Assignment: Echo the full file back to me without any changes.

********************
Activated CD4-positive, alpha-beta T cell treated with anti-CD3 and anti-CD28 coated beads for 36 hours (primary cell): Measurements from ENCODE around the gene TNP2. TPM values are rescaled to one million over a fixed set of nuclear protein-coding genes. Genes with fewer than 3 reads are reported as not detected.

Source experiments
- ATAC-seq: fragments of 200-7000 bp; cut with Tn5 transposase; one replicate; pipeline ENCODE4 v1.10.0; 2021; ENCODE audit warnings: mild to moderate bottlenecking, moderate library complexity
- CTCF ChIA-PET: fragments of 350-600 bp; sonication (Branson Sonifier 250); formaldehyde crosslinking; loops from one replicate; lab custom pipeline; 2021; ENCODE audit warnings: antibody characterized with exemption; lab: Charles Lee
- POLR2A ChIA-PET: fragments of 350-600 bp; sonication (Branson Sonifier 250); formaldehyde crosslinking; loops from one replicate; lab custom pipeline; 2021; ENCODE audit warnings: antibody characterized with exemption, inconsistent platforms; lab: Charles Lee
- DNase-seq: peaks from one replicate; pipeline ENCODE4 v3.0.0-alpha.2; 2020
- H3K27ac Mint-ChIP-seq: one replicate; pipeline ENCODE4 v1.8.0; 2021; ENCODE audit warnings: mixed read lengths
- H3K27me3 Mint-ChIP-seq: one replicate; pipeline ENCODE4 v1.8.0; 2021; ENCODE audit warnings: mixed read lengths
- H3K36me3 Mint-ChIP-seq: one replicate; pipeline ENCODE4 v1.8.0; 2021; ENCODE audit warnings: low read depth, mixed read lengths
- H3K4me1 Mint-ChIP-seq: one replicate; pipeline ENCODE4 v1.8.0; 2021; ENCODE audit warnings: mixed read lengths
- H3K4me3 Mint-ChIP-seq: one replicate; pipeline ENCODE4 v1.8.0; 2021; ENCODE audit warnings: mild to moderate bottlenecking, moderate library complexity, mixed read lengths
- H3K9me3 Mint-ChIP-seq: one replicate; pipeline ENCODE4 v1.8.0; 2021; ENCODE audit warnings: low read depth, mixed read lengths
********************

Activated CD4-positive, alpha-beta T cell treated with anti-CD3 and anti-CD28 coated beads for 36 hours (primary cell): Measurements from ENCODE around the gene TNP2. TPM values are rescaled to one million over a fixed set of nuclear protein-coding genes. Genes with fewer than 3 reads are reported as not detected.

Source experiments
- ATAC-seq: fragments of 200-7000 bp; cut with Tn5 transposase; one replicate; pipeline ENCODE4 v1.10.0; 2021; ENCODE audit warnings: mild to moderate bottlenecking, moderate library complexity
- CTCF ChIA-PET: fragments of 350-600 bp; sonication (Branson Sonifier 250); formaldehyde crosslinking; loops from one replicate; lab custom pipeline; 2021; ENCODE audit warnings: antibody characterized with exemption; lab: Charles Lee
- POLR2A ChIA-PET: fragments of 350-600 bp; sonication (Branson Sonifier 250); formaldehyde crosslinking; loops from one replicate; lab custom pipeline; 2021; ENCODE audit warnings: antibody characterized with exemption, inconsistent platforms; lab: Charles Lee
- DNase-seq: peaks from one replicate; pipeline ENCODE4 v3.0.0-alpha.2; 2020
- H3K27ac Mint-ChIP-seq: one replicate; pipeline ENCODE4 v1.8.0; 2021; ENCODE audit warnings: mixed read lengths
- H3K27me3 Mint-ChIP-seq: one replicate; pipeline ENCODE4 v1.8.0; 2021; ENCODE audit warnings: mixed read lengths
- H3K36me3 Mint-ChIP-seq: one replicate; pipeline ENCODE4 v1.8.0; 2021; ENCODE audit warnings: low read depth, mixed read lengths
- H3K4me1 Mint-ChIP-seq: one replicate; pipeline ENCODE4 v1.8.0; 2021; ENCODE audit warnings: mixed read lengths
- H3K4me3 Mint-ChIP-seq: one replicate; pipeline ENCODE4 v1.8.0; 2021; ENCODE audit warnings: mild to moderate bottlenecking, moderate library complexity, mixed read lengths
- H3K9me3 Mint-ChIP-seq: one replicate; pipeline ENCODE4 v1.8.0; 2021; ENCODE audit warnings: low read depth, mixed read lengths